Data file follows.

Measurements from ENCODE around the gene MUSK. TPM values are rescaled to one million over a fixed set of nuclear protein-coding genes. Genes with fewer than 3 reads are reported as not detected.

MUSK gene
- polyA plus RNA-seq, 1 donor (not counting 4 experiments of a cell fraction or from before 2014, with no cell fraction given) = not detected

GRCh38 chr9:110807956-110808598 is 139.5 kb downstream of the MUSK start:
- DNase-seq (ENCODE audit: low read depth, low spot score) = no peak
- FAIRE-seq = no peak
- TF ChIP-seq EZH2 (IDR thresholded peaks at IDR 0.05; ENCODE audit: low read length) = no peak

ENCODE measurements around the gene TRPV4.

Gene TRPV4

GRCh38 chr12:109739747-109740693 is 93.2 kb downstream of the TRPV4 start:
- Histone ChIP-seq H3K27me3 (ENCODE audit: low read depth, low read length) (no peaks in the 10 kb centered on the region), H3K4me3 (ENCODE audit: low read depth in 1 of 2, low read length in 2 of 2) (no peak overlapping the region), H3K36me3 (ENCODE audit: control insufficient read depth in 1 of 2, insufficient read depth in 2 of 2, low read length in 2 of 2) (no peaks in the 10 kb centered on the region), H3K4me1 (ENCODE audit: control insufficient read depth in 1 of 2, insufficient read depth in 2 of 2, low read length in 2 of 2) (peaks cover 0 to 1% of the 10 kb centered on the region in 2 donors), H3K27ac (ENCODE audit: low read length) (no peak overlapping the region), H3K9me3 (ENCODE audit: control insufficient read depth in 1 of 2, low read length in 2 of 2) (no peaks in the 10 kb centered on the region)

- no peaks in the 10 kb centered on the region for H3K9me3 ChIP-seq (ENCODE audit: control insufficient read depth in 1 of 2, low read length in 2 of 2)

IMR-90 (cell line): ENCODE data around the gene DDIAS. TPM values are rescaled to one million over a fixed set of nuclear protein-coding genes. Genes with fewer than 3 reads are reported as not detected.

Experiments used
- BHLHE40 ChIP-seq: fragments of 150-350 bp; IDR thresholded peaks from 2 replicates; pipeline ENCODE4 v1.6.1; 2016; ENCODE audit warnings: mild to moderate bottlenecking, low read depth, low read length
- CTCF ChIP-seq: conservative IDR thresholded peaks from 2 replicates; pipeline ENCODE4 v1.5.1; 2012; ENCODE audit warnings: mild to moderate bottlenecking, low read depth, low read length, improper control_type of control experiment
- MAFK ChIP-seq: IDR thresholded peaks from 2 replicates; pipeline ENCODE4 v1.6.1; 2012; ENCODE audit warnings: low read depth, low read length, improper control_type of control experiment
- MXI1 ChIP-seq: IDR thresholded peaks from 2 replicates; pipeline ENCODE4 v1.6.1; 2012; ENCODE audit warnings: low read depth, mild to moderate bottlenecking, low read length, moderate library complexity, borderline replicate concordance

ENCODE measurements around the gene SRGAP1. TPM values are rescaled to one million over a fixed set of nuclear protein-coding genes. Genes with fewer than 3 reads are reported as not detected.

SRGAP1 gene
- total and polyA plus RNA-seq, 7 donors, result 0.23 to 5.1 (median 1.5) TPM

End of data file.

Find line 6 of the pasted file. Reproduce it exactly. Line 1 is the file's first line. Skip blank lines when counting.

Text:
- FAIRE-seq = no peak